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BOOK REVIEWS 12 5 Pierre Jacob. L'empirisme logique: ses ant~cOdents, ses critiques. Paris: Les l~ditions de Minuit, 198o. Pp. 3o6. FR65. "Les Franqais n'aiment pas la philosophie analytique." The first sentence of Pierre Jacob's L'empirisme logique: ses antOc~dents, ses critiques reveals at once his polemical purpose: to inform his willfully ignorant compatriots about the development of a major part of-twentieth-century analytic philosophy, a part in which they have neither participated nor found value. The polemical sting of his preface is fiJllowed by a sober and clear presentation of the historical roots of logical empiricism in the work of Frege, Russell, Moore, and the early Wittgenstein, and a historical review of the origins of the continental movement in the universities of Poland, Germany, Czechoslovakia, and Austria with the work of the classic founders of the school such as Carnap, Reichenbach, Schlick, and Tarski. His account fi)llows the exiled scholars from Hitler's Europe to their new positions in the United States. Subsequently Jacob presents the work of Popper and of later analysts such as Quine. His account brings the movement up to the present and to current issues that are critical for the position of logical empiricism. The historical presentation is organized around certain problems Jacob takes to be central to the movement of logical empiricism, so that each chapter focuses on one issue. The first chapter, on the roots of logical empiricism, concentrates on the "logicism" of Frege and Russell. The second chapter, on the birth of the Vienna Circle, which relates it to the logic of the Principia Mathematics and the Tmctatus Logico-Philosophicus and to the scientific interests of its flmnders, fi)cuses on the antimetaphysical bent of the movement, especially in the hands of Carnap, and the latter's work in the logical syntax of language. The third chapter, which discusses the emerging problems of the justification of induction and of the definition of the verification theory of meaning, refers to the "liberalization" of the movement. The fourth chapter concentrates on problems of ontology, specifically the issue between Quine and Carnap (its catchy title, "How to Shave Plato's Beard with Occam's Razor"). The fifth chapter deals again with Quine, this time with his dilficulties i,1 reaching a proper understanding of "analyticity" and his attack on the analytic-synthetic distinction, and with the work of Goodman and Hempel in revealing the paradoxes of confirmation. The sixth chapter turns to the work of Popper and compares his analysis of scientific reasoning with the hypothetical-deductive model of Nagel and then with more recent criticisms of this model in the hands of Hanson , Kuhn, and Feyerabend. In the final chapter Jacob turns to what he sees as the new and promising developments within logical empiricism, especially in the work of Hilary Putnam and Saul Kripke, developments he hopefully entitles "the renewal of realism." It is clear that Jacob has given an account of the movement of logical empiricism that selects certain aspects and certain figures as of major importance and that he has accepted the responsibility of ordering the mass of materials and details around his own evaluation of the movement and of its outcome. One can see, for instance, that he has not found the work of Comte, Mach, Brentano, or Memong of importance in 126 HISTORY OF PHILOSOPHY the origin of the movement; similarly, we hear little of the work of the Scandinavian philosophers who have worked in areas of linguistic analysis close to that of Carnap; in current Anglo-American work, he has not dealt with the ontologists who follow Gustav Bergmann, or with the work of the California logicians, or with the work in philosophy of science at Minnesota. No doubt readers from within the logical-empiricist movement will complain of the kinds of selective bias represented in both the organizing topics and the major figures discussed. Some readers may also feel that, although the development of ordinary-language analysis is outside the scope of the study, he has given insufficient attention to the criticisms offered of logical empiricism by that school. The alliance and reciprocal influence of pragmatism and logical empiricism is...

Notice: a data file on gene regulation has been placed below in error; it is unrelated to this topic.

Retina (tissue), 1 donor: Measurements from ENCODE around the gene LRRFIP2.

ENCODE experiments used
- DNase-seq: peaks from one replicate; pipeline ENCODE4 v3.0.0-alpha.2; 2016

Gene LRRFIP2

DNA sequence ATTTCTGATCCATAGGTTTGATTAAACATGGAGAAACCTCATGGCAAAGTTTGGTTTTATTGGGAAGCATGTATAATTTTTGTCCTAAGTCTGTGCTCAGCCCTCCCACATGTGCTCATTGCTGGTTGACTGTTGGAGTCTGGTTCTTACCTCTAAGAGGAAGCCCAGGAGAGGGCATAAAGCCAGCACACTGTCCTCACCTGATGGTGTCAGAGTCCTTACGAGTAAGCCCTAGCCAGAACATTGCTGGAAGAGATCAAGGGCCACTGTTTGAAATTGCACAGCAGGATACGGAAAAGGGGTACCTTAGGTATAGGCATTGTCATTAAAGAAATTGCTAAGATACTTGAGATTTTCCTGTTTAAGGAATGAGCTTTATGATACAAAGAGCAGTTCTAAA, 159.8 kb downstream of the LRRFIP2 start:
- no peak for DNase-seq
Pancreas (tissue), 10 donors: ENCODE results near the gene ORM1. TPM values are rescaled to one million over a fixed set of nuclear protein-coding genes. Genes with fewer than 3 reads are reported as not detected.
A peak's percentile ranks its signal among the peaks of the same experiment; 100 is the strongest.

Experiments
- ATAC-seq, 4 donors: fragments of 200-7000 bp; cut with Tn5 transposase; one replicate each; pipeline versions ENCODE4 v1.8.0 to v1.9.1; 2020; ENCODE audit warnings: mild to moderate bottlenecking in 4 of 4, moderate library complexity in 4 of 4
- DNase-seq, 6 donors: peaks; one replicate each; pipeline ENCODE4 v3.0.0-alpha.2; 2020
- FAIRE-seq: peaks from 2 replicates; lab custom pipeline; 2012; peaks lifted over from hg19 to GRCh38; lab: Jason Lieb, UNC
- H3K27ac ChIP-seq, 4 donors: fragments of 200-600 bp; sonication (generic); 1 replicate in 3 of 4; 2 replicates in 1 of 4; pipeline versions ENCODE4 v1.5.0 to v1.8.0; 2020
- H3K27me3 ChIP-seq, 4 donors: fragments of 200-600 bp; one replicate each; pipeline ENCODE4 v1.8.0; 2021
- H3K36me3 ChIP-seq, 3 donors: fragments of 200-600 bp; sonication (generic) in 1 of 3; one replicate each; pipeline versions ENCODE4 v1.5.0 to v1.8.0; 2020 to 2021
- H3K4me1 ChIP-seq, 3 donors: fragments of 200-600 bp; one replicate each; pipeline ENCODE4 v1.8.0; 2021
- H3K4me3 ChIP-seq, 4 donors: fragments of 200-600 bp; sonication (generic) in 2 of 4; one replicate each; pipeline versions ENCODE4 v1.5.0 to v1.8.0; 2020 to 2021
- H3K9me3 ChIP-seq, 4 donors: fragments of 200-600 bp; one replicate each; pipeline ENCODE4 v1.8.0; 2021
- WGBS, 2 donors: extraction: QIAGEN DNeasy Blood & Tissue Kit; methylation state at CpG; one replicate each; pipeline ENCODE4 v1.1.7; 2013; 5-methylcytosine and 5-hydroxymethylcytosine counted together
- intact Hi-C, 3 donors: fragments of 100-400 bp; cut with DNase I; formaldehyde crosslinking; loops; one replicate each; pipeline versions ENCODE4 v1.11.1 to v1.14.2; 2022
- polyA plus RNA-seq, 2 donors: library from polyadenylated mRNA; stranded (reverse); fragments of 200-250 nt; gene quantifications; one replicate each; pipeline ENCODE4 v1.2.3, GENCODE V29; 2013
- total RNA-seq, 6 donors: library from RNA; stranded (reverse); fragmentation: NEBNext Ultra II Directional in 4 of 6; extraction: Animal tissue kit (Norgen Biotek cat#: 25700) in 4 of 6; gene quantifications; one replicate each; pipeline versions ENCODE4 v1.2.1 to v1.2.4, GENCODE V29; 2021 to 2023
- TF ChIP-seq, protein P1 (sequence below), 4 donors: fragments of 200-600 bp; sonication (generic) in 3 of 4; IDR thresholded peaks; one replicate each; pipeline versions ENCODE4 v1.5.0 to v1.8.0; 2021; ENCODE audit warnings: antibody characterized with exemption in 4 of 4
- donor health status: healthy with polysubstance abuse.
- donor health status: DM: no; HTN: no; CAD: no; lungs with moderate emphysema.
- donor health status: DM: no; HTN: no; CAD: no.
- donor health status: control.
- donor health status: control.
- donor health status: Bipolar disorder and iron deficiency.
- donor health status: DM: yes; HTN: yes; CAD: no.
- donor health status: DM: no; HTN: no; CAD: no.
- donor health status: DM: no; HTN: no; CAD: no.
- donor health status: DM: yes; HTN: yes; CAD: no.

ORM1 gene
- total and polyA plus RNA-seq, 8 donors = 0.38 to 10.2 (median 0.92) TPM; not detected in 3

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pp. 125-127
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